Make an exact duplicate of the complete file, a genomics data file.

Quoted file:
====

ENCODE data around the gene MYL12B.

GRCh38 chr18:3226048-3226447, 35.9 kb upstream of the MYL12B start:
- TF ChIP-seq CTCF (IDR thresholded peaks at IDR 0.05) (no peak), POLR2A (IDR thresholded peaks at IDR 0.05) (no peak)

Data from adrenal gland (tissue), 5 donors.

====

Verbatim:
ENCODE data around the gene MYL12B.

GRCh38 chr18:3226048-3226447, 35.9 kb upstream of the MYL12B start:
- TF ChIP-seq CTCF (IDR thresholded peaks at IDR 0.05) (no peak), POLR2A (IDR thresholded peaks at IDR 0.05) (no peak)

Data from adrenal gland (tissue), 5 donors.